And a skatepark can do even more.

“How many of you have ever failed?”

That was the question directed toward the adults by Craig Cooper (above) of Cooper Real Estate and Bikes to You as part of a brief introduction to a segment of the afternoon’s events.  The point was perseverance—the kind that comes from getting up again and again and perfecting a trick against a good many odds.

Young people that persevere in that manner make good citizens, stated Cooper.  And some reflection lends credence to that claim.

Consider:  You are on a skatepark and you perfect a trick.  There are no coaches to high-five or hug, there are no parents beaming from the stands, there are no cheerleaders shouting your name, and there are no college recruiters handing you a pen, urging you to sign for a full ride.  It is possible, in fact, that no one even saw you.  It is possible that only you know what you did.  But in some important ways, that is enough.

Some people define moral character as doing what is right when no one is looking.  Maybe perseverance is achieving a goal when there is little hope of recognition.


Take, for example, Ethan Vandekieft.  A resident of Oskaloosa, has ridden wheels since he was six years old.  He was in Grinnell to join the Wild Wheels Weekend to “get some loyalty going around,” and he was awarded this correspondent’s highly unofficial acknowledgement as The Guy Who Flew Higher Than Anyone Else.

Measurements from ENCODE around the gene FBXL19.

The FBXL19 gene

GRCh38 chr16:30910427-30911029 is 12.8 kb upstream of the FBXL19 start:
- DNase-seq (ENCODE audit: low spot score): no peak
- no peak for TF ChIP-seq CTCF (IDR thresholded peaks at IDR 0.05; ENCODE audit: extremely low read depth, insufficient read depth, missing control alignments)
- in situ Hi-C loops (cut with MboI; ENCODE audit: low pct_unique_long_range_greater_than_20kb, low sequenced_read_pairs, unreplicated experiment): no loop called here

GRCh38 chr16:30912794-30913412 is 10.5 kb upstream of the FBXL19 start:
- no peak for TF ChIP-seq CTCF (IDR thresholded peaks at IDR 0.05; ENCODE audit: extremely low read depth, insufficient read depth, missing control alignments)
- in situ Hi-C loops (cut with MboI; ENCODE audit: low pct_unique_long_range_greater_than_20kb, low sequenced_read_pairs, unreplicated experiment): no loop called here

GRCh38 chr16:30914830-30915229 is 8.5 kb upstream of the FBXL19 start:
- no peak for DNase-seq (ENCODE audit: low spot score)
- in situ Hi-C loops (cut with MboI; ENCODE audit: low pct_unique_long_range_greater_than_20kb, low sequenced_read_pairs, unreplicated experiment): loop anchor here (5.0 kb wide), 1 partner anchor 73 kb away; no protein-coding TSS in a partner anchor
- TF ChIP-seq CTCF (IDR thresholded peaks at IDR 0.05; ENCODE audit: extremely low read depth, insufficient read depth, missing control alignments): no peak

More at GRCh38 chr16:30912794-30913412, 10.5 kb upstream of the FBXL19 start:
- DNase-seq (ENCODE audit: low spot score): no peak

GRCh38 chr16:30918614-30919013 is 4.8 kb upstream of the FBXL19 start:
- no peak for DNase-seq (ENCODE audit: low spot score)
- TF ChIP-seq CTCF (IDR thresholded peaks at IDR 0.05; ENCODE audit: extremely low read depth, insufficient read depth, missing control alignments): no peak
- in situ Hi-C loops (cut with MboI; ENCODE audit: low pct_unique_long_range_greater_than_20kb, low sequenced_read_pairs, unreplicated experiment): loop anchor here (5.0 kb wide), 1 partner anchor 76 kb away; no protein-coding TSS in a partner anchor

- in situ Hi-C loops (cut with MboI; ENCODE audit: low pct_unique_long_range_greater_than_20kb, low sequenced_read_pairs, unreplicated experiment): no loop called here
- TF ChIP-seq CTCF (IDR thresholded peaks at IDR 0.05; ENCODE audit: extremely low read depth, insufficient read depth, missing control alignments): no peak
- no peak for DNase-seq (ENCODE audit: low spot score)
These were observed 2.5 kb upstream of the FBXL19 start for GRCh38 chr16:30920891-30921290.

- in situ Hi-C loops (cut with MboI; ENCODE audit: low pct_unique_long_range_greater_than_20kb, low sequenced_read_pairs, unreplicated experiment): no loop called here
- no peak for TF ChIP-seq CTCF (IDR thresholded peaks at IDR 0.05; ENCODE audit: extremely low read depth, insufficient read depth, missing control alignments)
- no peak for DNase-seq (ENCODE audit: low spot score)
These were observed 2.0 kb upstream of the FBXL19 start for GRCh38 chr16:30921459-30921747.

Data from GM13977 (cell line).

Vandekieft served on the committee that established a skatepark in Oskaloosa approximately four years ago, referred to by the city’s website as “a community showpiece.”

Serious about his sport, Vandekieft acknowledges that a certain pecking order can exist at a skatepark—the bikers vs. the boarders, the old vs. the young, and so on.  He feels, though, that the general situation is improving and that wheel people are becoming more supportive of one another.


And support was forthcoming Saturday afternoon.  Grinnell Rotary contributed $2,500 (above) and Grinnell Optimists did the same.  Each attendee donated at least $5.00 at the door, and, according to a Facebook post on March 16, the Wild Wheels Weekend generated more than $10,000 toward the skatepark goal.


There is still a way to go, however, but the March 11 event took project fundraising past the 25% mark.

A total of $250,000 is the goal, which will allow Baily Park items like the above to be replaced by a state-of-the-art skatepark like the drawing from Imagine Grinnell’s website below.


Wild Wheels Weekend culminated in a roller derby contest featuring Old Capitol Roller Derby of Iowa City and Team United of Des Moines—and surely in a sense of satisfaction on the part of event organizers and participants because, if an effort, like an object set in motion, tends to stay in motion, Grinnell’s Skate and BMX project should continue rolling forward.